Artist's conception released by NASA of extrasolar planet HD 209458 b, also known as Osiris, orbiting its star in the constellation Pegasus, some 150 light years from Earth's solar system. Scientists have used an infrared spectrum -- the first ever obtained for an extrasolar planet -- to analyze Osiris' atmosphere, which is said to contain dust but no water. The planet's surface temperature is more than 700 Celsius (1330 Fahrenheit).'

  • Planet & Its Parent Star

    Picture released 04 October 2006 by the European Space Agency shows an artist's impression of a Jupiter-sized planet passing in front of its parent star. Such events are called transits. When the planet transits the star, the star's apparent brightness drops by a few percent for a short period. Through this technique, astronomers can use the Hubble Space Telescope to search for planets across the galaxy by measuring periodic changes in a star's luminosity. The first class of exoplanets found by this technique are the so-called 'hot Jupiters,' which are so close to their stars they complete an orbit within days, or even hours. A seam of stars at the centre of the Milky Way has shown astronomers that an entirely new class of planets closely orbiting distant suns is waiting to be explored, according to a paper published 04 October 2006. An international team of astronomers, using a camera aboard NASA's Hubble telescope, delved into a zone of the Milky Way known as the 'galactic bulge', thus called because it is rich in stars and in the gas and dust which go to make up stars and planets. The finding opens up a new area of investigation for space scientists probing extrasolar planets - planets that orbit stars other than our own. AFP PHOTO NASA/ESA/K. SAHU (STScI) AND THE SWEEPS SCIENCE TEAM

  • Hot Jupiter

    Picture released 04 October 2006 by the European Space Agency shows an artist's impression of a unique type of exoplanet discovered with the Hubble Space Telescope. This image presents a purely speculative view of what such a 'hot Jupiter' (word dedicated to planets so close to their stars with such short orbital periods) might look like. A seam of stars at the centre of the Milky Way has shown astronomers that an entirely new class of planets closely orbiting distant suns is waiting to be explored, according to a paper published 04 October 2006. An international team of astronomers, using a camera aboard NASA's Hubble telescope, delved into a zone of the Milky Way known as the 'galactic bulge', thus called because it is rich in stars and in the gas and dust which go to make up stars and planets. The finding opens up a new area of investigation for space scientists probing extrasolar planets - planets that orbit stars other than our own. AFP PHOTO NASA/ESA/K. SAHU (STScI) AND THE SWEEPS SCIENCE TEAM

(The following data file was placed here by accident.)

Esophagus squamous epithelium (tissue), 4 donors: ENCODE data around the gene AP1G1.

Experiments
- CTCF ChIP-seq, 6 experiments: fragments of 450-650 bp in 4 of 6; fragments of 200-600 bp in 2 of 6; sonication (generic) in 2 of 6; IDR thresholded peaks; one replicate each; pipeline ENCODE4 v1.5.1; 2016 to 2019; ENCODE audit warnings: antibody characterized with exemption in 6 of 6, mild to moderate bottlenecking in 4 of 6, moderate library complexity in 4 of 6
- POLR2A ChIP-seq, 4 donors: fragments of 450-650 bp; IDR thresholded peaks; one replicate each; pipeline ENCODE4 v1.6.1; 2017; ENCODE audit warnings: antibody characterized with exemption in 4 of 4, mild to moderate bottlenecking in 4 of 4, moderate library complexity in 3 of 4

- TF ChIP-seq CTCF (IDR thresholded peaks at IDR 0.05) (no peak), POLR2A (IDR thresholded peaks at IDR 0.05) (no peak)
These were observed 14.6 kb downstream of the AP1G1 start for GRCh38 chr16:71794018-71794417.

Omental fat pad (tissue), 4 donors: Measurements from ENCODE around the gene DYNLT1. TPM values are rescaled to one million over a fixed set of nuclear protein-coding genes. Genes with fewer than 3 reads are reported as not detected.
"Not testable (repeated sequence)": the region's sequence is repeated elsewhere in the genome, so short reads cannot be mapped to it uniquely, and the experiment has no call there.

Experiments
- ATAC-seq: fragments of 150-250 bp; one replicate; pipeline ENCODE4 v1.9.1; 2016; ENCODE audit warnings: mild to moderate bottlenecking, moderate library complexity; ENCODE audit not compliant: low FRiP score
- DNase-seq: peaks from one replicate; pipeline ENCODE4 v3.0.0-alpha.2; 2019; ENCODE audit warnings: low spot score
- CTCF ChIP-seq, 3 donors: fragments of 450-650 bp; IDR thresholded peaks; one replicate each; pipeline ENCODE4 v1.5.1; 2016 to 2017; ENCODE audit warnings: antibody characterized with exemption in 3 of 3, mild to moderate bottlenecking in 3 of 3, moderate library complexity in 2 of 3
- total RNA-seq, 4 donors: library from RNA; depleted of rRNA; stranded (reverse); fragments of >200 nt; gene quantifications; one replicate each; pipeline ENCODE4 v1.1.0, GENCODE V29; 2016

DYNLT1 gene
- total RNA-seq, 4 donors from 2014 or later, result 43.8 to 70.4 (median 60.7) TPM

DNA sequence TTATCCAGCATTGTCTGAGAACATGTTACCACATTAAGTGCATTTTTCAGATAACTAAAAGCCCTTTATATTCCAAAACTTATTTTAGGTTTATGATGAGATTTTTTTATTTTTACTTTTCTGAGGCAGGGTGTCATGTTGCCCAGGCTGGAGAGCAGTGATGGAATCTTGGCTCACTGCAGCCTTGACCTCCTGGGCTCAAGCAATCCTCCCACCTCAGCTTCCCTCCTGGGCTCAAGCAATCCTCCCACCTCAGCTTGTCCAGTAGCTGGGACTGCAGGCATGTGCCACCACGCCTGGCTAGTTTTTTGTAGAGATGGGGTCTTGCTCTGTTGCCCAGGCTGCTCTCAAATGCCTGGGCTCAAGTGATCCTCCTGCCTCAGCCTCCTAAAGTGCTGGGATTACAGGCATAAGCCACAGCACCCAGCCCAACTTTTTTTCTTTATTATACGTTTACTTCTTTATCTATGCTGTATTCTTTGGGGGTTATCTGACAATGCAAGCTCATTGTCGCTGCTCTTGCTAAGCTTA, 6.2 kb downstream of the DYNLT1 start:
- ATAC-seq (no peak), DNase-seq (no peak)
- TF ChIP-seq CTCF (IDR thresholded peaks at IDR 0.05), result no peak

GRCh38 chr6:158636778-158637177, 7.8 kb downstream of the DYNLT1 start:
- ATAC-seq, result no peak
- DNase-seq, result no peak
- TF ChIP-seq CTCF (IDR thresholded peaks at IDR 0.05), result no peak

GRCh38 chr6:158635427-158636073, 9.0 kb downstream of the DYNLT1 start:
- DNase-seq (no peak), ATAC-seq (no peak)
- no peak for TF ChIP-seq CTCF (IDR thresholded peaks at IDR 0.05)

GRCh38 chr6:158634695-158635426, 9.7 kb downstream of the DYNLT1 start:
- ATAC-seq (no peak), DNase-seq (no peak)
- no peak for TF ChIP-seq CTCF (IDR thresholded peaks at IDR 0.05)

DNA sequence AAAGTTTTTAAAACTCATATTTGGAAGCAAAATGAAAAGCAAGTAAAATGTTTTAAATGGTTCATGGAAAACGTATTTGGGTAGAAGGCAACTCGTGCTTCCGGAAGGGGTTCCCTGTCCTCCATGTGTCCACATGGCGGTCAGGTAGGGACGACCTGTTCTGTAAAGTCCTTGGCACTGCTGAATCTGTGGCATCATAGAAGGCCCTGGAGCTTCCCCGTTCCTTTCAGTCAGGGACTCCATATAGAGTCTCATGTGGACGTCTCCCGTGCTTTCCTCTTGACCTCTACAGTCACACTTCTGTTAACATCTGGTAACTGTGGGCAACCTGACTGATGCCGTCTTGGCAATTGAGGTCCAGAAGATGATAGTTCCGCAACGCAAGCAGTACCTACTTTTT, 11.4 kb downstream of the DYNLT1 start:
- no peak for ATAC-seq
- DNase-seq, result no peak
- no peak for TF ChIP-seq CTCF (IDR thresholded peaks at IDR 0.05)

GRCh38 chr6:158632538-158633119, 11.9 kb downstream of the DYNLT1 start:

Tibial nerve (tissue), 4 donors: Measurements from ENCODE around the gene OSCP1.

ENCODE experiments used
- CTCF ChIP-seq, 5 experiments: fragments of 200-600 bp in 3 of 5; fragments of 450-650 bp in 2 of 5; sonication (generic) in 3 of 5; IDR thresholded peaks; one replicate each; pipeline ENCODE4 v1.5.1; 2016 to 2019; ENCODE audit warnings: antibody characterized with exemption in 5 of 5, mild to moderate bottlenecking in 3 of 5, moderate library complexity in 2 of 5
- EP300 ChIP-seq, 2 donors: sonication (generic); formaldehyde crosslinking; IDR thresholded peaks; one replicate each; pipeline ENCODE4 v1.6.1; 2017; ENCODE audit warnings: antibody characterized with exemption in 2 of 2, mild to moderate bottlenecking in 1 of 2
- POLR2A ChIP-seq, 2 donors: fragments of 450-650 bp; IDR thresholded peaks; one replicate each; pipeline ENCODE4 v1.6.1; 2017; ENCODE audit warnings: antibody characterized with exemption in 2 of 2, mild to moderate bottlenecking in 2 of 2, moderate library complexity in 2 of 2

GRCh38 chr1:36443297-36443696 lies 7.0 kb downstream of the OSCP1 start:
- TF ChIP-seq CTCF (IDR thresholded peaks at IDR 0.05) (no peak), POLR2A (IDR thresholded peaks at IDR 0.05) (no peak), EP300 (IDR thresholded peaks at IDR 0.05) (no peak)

• The Goldilocks Planet: Glises 581 G

    Scientist have found a new potentially habitable planet.

  • Imagining Extrasolar Planets

    From the Spitzer Science Center. While astronomers have identified over 500 planets around other stars, they're all too small and distant to fill even a single pixel in our most powerful telescopes. That's why science must rely on art to help us imagine these strange new worlds. From Spitzer Space Telescope. Even without pictures of these exoplanets, astronomers have learned many things that can be illustrated in artwork. For instance, measurements of the temperatures of many "Hot Jupiters," massive worlds orbiting very close to their stars, hint that their atmospheres may be as dark as soot, glowing only from their own heat. While "Hot Jupiters" would be relatively dark in visible light, compared to their stars, their brightness is proportionally much greater in the infrared. Illustrating this dramatic contrast change helps explain why the infrared eye of NASA's Spitzer Space Telescope plays a key role in studying exoplanets. As our understanding evolves, so must the artwork. Astronomers found a blazing hot spot on the exoplanet Upsilon Andromedae b that at first, appeared to face towards its star. More data has revealed that the hottest area is actually strangely rotated almost 90 degrees away, near the day/night terminator. WASP 12b is as hot as the filament in a light bulb, and would be blazing bright to our eyes. Most interestingly, if it proves to have a strongly elliptical orbit, as first thought, calculations show it would be shedding some of its outer atmosphere <b>...</b>